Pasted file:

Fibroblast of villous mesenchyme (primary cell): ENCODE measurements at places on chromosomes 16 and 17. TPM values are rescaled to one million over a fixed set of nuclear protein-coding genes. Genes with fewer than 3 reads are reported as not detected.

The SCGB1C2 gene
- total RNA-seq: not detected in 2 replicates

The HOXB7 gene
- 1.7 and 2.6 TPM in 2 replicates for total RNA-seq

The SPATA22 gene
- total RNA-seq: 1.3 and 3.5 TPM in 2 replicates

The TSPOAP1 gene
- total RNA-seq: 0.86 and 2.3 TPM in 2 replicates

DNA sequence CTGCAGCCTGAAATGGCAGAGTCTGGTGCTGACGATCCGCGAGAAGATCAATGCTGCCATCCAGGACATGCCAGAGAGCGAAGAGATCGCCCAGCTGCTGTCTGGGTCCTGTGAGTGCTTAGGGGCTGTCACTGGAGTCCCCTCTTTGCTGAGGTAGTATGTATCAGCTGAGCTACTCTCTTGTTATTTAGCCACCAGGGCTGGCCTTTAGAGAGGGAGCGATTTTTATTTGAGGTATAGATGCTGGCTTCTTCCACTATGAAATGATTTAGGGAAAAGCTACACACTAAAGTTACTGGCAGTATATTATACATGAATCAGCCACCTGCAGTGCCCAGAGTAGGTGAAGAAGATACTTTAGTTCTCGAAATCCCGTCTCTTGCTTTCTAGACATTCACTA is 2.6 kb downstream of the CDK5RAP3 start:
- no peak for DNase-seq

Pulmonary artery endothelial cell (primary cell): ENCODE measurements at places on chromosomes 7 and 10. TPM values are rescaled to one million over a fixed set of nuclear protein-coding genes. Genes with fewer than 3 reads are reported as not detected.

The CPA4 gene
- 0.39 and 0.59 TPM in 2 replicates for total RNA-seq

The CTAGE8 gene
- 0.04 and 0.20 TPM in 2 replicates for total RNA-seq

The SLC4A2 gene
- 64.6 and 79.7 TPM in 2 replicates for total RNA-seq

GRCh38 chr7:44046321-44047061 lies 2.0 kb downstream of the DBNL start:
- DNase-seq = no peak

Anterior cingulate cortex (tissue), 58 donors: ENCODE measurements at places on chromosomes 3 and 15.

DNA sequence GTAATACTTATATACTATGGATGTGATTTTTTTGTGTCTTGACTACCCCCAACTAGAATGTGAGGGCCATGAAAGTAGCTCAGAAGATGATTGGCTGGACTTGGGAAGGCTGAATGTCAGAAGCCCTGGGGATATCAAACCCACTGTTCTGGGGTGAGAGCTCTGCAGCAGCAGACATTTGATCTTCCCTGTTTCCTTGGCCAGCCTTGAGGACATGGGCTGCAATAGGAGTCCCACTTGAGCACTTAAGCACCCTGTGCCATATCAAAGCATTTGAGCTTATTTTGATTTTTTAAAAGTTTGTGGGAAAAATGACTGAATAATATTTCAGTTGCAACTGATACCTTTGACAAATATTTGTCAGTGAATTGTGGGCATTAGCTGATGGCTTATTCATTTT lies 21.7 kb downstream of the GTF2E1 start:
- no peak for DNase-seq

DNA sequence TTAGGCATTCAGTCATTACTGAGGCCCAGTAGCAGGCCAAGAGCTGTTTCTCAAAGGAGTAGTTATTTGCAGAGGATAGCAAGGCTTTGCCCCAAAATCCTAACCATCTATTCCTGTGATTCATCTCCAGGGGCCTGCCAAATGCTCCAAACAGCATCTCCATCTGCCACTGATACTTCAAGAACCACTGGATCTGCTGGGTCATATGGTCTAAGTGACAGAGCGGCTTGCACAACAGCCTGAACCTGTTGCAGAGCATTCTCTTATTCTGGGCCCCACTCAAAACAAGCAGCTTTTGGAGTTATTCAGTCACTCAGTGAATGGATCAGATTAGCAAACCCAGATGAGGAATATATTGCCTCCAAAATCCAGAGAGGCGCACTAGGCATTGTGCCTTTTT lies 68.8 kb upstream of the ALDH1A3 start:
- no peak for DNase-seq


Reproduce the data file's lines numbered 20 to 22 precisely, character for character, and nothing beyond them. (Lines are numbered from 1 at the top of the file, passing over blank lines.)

- DNase-seq = no peak

Anterior cingulate cortex (tissue), 58 donors: ENCODE measurements at places on chromosomes 3 and 15.

DNA sequence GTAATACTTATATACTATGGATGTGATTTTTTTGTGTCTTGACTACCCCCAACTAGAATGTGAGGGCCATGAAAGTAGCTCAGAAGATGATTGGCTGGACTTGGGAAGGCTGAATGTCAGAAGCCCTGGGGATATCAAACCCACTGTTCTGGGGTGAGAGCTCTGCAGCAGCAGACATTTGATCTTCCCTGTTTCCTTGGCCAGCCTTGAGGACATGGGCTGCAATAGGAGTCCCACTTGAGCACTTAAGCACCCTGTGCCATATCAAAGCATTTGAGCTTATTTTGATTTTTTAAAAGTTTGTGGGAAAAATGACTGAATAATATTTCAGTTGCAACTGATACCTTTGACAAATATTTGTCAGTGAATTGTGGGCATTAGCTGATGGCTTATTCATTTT lies 21.7 kb downstream of the GTF2E1 start: